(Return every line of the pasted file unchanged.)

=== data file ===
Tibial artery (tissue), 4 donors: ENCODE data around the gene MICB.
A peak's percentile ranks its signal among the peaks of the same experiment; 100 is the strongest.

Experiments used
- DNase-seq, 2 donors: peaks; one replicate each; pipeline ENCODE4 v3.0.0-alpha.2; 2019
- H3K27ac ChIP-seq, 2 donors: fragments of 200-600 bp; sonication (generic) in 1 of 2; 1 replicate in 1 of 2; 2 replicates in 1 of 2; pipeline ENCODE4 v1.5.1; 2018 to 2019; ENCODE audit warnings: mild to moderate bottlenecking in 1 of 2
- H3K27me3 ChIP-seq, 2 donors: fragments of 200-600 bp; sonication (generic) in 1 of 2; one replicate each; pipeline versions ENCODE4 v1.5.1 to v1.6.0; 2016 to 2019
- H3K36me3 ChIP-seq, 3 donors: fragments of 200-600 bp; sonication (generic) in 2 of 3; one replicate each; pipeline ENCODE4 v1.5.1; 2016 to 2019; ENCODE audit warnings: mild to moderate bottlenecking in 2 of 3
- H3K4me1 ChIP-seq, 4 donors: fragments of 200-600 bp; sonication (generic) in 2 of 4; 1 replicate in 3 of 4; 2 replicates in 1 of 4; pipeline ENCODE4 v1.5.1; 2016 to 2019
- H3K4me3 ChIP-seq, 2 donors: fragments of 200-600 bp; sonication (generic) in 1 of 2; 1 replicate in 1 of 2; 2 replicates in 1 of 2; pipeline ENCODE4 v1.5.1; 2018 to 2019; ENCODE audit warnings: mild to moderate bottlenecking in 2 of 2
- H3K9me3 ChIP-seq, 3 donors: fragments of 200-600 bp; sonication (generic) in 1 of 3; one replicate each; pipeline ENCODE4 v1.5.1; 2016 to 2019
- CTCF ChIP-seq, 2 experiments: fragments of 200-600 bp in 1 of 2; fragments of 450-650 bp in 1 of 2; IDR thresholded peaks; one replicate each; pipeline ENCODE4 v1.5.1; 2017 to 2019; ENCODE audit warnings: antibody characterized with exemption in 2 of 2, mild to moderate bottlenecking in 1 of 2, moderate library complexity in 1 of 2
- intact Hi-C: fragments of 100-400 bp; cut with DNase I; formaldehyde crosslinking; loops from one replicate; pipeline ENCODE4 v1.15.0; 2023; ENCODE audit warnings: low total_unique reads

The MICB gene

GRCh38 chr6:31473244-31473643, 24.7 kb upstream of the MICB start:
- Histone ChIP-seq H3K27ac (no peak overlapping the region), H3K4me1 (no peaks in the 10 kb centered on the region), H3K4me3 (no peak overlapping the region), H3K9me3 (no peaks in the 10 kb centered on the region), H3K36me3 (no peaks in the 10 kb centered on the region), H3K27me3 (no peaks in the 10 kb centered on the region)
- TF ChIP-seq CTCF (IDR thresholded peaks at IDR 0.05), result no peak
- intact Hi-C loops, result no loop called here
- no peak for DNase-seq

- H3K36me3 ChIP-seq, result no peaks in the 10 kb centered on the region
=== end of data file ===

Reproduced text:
Tibial artery (tissue), 4 donors: ENCODE data around the gene MICB.
A peak's percentile ranks its signal among the peaks of the same experiment; 100 is the strongest.

Experiments used
- DNase-seq, 2 donors: peaks; one replicate each; pipeline ENCODE4 v3.0.0-alpha.2; 2019
- H3K27ac ChIP-seq, 2 donors: fragments of 200-600 bp; sonication (generic) in 1 of 2; 1 replicate in 1 of 2; 2 replicates in 1 of 2; pipeline ENCODE4 v1.5.1; 2018 to 2019; ENCODE audit warnings: mild to moderate bottlenecking in 1 of 2
- H3K27me3 ChIP-seq, 2 donors: fragments of 200-600 bp; sonication (generic) in 1 of 2; one replicate each; pipeline versions ENCODE4 v1.5.1 to v1.6.0; 2016 to 2019
- H3K36me3 ChIP-seq, 3 donors: fragments of 200-600 bp; sonication (generic) in 2 of 3; one replicate each; pipeline ENCODE4 v1.5.1; 2016 to 2019; ENCODE audit warnings: mild to moderate bottlenecking in 2 of 3
- H3K4me1 ChIP-seq, 4 donors: fragments of 200-600 bp; sonication (generic) in 2 of 4; 1 replicate in 3 of 4; 2 replicates in 1 of 4; pipeline ENCODE4 v1.5.1; 2016 to 2019
- H3K4me3 ChIP-seq, 2 donors: fragments of 200-600 bp; sonication (generic) in 1 of 2; 1 replicate in 1 of 2; 2 replicates in 1 of 2; pipeline ENCODE4 v1.5.1; 2018 to 2019; ENCODE audit warnings: mild to moderate bottlenecking in 2 of 2
- H3K9me3 ChIP-seq, 3 donors: fragments of 200-600 bp; sonication (generic) in 1 of 3; one replicate each; pipeline ENCODE4 v1.5.1; 2016 to 2019
- CTCF ChIP-seq, 2 experiments: fragments of 200-600 bp in 1 of 2; fragments of 450-650 bp in 1 of 2; IDR thresholded peaks; one replicate each; pipeline ENCODE4 v1.5.1; 2017 to 2019; ENCODE audit warnings: antibody characterized with exemption in 2 of 2, mild to moderate bottlenecking in 1 of 2, moderate library complexity in 1 of 2
- intact Hi-C: fragments of 100-400 bp; cut with DNase I; formaldehyde crosslinking; loops from one replicate; pipeline ENCODE4 v1.15.0; 2023; ENCODE audit warnings: low total_unique reads

The MICB gene

GRCh38 chr6:31473244-31473643, 24.7 kb upstream of the MICB start:
- Histone ChIP-seq H3K27ac (no peak overlapping the region), H3K4me1 (no peaks in the 10 kb centered on the region), H3K4me3 (no peak overlapping the region), H3K9me3 (no peaks in the 10 kb centered on the region), H3K36me3 (no peaks in the 10 kb centered on the region), H3K27me3 (no peaks in the 10 kb centered on the region)
- TF ChIP-seq CTCF (IDR thresholded peaks at IDR 0.05), result no peak
- intact Hi-C loops, result no loop called here
- no peak for DNase-seq

- H3K36me3 ChIP-seq, result no peaks in the 10 kb centered on the region